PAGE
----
Like many moviegoers of my generation in the United States, I was first captivated by the breathtaking landscapes of New Zealand in Peter Jackson’s “Lord of the Rings” trilogy. Yet it wasn’t until I saw Niki Caro’s masterful “Whale Rider” upon its release two decades ago that I became fascinated by the diverse cultures that resided in there, and the women who fought to have their voices be heard. Just as Caro’s film centers on an 11-year-old girl (played by Oscar-nominee Keisha Castle-Hughes) who seeks to prove she is the born leader of her Maori tribe, Gaysorn Thavat’s riveting debut feature, “The Justice of Bunny King,” follows a titular heroine whose crusade is no less just and whose spirit is every bit as indomitable.

Essie Davis, the brilliantly chameleon-esque star of such unmissable titles as Jennifer Kent’s “The Babadook” and Justin Kurzel’s “Nitram,” delivers Oscar-caliber work as Bunny, a woman whose efforts to protect her daughter have resulted in her being cruelly separated from her offspring. When she discovers that her withdrawn niece, Tonyah (played by the ever-sublime Thomasin McKenzie), is being abused boy her stepfather, she takes the law into her own hands in ways that are thrilling, heartbreaking and at times, utterly euphoric to behold. 

Gaysorn Thavat, director of “The Justice of Bunny King.”

Cinema Femme recently had the privilege of speaking with Thavat via Zoom about creating the ideal onset environment for her actors, how Sidney Lumet’s 1975 classic, “Dog Day Afternoon,” served as a key inspiration for her film and the vital role currently being played her Screen Women’s Action Group.

What formative aspects of your experience in the camera department on “Whale Rider” have you carried with you as a director?

I started as a camera assistant, so for that film, I did some focus pulling as well as operated the camera on the visual effects. Being an assistant cameraperson was a great way for me to learn by osmosis. You’d be standing there on set, watching the director at work—some were lovely and fantastic while others were not so great. By actually being beside the camera all the time and watching actors and directors working, you can actually pick up quite a bit of skills. You learn how to construct a scene, which was a really interesting and vital part of my filmmaking career because I couldn’t learn all of that from reading books. It’s such a practical discipline, really, so gaining practical experience on many sets, including “Whale Rider,” was fantastic for me in that regard.

What specific elements in Sophie Henderson’s original script did you and Essie go about recovering prior to shooting?

I think it was Bunny’s joy. It’s one of those films that sits in a terrain of social justice where it can easily slide into melancholia and hopelessness, and we needed to bring back some of the love and the hope. Scripts always go through this process of deciding what you take out and what you put in, and this one had been through a particularly brutal pass where a lot of the heart and the joy had been pulled out of it. Essie and I did quite a lot of work to bring that back in because we were also in the process of building the character up and finding who she was in terms of her inner life, her spirit and her motivation. Bringing those elements back in was important and when I watch the film now, I’m really pleased that we did that. One of the things about Bunny that resonates so strongly with the audience and that people fall in love with is her warmth, her joy and her hopefulness that keeps her persevering in the face of such enormous odds.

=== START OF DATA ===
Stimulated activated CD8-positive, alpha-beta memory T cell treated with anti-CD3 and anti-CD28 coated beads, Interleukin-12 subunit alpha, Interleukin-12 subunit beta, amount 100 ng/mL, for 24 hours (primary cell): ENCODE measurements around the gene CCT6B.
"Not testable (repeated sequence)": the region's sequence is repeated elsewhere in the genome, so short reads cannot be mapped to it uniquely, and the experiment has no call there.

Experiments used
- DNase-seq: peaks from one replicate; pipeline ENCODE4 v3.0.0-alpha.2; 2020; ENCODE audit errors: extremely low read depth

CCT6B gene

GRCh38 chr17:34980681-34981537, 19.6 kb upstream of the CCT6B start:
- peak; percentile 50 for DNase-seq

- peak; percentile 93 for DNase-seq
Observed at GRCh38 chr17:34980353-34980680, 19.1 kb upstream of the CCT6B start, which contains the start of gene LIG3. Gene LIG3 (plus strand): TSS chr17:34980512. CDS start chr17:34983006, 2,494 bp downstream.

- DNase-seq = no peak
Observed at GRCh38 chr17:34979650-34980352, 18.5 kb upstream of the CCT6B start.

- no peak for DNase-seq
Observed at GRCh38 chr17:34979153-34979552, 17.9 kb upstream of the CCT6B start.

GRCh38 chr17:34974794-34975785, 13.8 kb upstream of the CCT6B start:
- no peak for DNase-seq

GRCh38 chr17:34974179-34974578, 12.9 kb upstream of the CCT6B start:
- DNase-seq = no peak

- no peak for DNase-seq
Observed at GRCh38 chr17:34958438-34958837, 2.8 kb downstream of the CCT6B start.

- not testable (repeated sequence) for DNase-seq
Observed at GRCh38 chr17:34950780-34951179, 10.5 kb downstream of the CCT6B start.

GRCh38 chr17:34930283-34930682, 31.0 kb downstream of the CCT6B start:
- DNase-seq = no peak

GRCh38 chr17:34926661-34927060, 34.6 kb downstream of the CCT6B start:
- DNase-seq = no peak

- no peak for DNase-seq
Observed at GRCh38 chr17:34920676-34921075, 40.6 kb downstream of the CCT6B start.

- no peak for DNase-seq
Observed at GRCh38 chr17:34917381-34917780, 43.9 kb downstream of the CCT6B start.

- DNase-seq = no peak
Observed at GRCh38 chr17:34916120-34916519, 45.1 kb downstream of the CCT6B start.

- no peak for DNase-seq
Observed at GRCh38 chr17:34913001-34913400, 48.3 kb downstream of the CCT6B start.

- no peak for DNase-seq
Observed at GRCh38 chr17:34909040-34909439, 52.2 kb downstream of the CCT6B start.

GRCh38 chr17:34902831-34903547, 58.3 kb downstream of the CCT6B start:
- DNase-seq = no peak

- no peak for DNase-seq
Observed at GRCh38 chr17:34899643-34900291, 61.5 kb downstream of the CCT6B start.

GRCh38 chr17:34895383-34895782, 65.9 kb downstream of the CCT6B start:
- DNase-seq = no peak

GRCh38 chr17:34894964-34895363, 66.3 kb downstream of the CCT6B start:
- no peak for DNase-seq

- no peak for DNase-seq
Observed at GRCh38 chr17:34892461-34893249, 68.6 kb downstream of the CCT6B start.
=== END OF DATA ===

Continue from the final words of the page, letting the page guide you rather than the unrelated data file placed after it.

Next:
During my recent interview with Essie Davis, we discussed the double standard implied by labeling this film “far-fetched” when it is no more outlandish than the male-dominated “Dog Day Afternoon.” 

The thing is that Bunny is such a realistic character. It’s interesting because a few people have said to me that the sequence involving the hostage situation wouldn’t have happened in real life, and that is totally what happens here in New Zealand. The police squads do come out and they will shoot to kill. Al Pacino’s character in “Dog Day Afternoon” was actually a big inspiration for Bunny. In both cases, you are watching a desperate person unraveling, so yes, it is a double standard. Why can’t a female character be like that? 

Essie did such an amazing job bringing her to life and leading the audience with their hearts. It was important for both of us to keep our hooks in the audience’s hearts so that whatever questionable things Bunny did, we were always pulling the audience with us. That was such a crucial part of crafting the story and building the character in terms of keeping our audience with us along the way. So often there is a commentary about people not being accepting of unlikable female characters. Why does she have to be likable? Why does she have to make all these decisions or have behaviors that make her likable? That’s not real.

How do you create the sort of atmosphere on a set that allows for moments such as Bunny’s wrenching phone call with her daughter, which is as powerful as Pacino’s dual monologues in “Dog Day Afternoon”?

It’s really just about getting the right ingredients together. We had great actors, and I had to create the environment where they could just go for it, and they did. It’s important that I don’t interfere too much. I set the scene, give them the space to work it out and then I let them fly. When you have such phenomenal actors, the worst thing you can do is micro direct them. We sort of shot in a way where we gave ourselves this freedom. It wasn’t like we had big structured scenes where we laid a rail and did formal camera coverage. We were really responsive and so we had our camera move with the actors, as opposed to have the actors worry about hitting their marks or standing in their light. It created an environment that allowed the actors to be really alive and immediate. I just told the actors where the action would happen, and then gave them the space they needed to respond to one another in an organic way. Also, on a practical level, being able to shoot in a fast mode was helpful because we didn’t have a lot of money.

The crucial third character in the film’s final act is Trish, the unflappable Government Family Services caseworker played marvelously by Tanea Heke.